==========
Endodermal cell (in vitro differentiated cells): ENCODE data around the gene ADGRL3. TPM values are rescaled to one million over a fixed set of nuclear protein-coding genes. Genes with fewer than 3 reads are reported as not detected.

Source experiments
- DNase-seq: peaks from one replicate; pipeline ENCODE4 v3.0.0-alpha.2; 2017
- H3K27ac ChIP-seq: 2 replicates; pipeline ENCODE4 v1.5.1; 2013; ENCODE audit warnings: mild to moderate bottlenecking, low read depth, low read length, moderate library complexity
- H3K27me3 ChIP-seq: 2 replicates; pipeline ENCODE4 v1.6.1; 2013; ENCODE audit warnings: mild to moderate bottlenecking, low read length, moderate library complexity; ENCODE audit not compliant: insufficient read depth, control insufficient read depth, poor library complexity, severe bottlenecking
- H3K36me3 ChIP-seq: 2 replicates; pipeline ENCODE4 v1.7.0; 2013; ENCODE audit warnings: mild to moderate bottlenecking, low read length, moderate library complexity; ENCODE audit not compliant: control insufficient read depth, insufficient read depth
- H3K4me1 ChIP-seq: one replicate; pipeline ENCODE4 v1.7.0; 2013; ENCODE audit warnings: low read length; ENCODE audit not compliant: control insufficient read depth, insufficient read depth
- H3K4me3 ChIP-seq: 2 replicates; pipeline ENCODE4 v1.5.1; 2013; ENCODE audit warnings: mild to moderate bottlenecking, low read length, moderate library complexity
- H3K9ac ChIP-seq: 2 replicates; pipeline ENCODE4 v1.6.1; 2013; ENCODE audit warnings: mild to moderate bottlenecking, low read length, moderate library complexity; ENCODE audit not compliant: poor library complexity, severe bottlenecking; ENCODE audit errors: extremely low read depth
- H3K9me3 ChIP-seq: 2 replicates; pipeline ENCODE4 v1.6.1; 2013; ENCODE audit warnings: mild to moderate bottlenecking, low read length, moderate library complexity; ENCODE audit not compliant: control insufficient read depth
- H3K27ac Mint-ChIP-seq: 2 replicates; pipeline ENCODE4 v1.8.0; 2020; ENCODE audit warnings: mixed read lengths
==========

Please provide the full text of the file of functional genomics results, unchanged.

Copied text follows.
Endodermal cell (in vitro differentiated cells): ENCODE data around the gene ADGRL3. TPM values are rescaled to one million over a fixed set of nuclear protein-coding genes. Genes with fewer than 3 reads are reported as not detected.

Source experiments
- DNase-seq: peaks from one replicate; pipeline ENCODE4 v3.0.0-alpha.2; 2017
- H3K27ac ChIP-seq: 2 replicates; pipeline ENCODE4 v1.5.1; 2013; ENCODE audit warnings: mild to moderate bottlenecking, low read depth, low read length, moderate library complexity
- H3K27me3 ChIP-seq: 2 replicates; pipeline ENCODE4 v1.6.1; 2013; ENCODE audit warnings: mild to moderate bottlenecking, low read length, moderate library complexity; ENCODE audit not compliant: insufficient read depth, control insufficient read depth, poor library complexity, severe bottlenecking
- H3K36me3 ChIP-seq: 2 replicates; pipeline ENCODE4 v1.7.0; 2013; ENCODE audit warnings: mild to moderate bottlenecking, low read length, moderate library complexity; ENCODE audit not compliant: control insufficient read depth, insufficient read depth
- H3K4me1 ChIP-seq: one replicate; pipeline ENCODE4 v1.7.0; 2013; ENCODE audit warnings: low read length; ENCODE audit not compliant: control insufficient read depth, insufficient read depth
- H3K4me3 ChIP-seq: 2 replicates; pipeline ENCODE4 v1.5.1; 2013; ENCODE audit warnings: mild to moderate bottlenecking, low read length, moderate library complexity
- H3K9ac ChIP-seq: 2 replicates; pipeline ENCODE4 v1.6.1; 2013; ENCODE audit warnings: mild to moderate bottlenecking, low read length, moderate library complexity; ENCODE audit not compliant: poor library complexity, severe bottlenecking; ENCODE audit errors: extremely low read depth
- H3K9me3 ChIP-seq: 2 replicates; pipeline ENCODE4 v1.6.1; 2013; ENCODE audit warnings: mild to moderate bottlenecking, low read length, moderate library complexity; ENCODE audit not compliant: control insufficient read depth
- H3K27ac Mint-ChIP-seq: 2 replicates; pipeline ENCODE4 v1.8.0; 2020; ENCODE audit warnings: mixed read lengths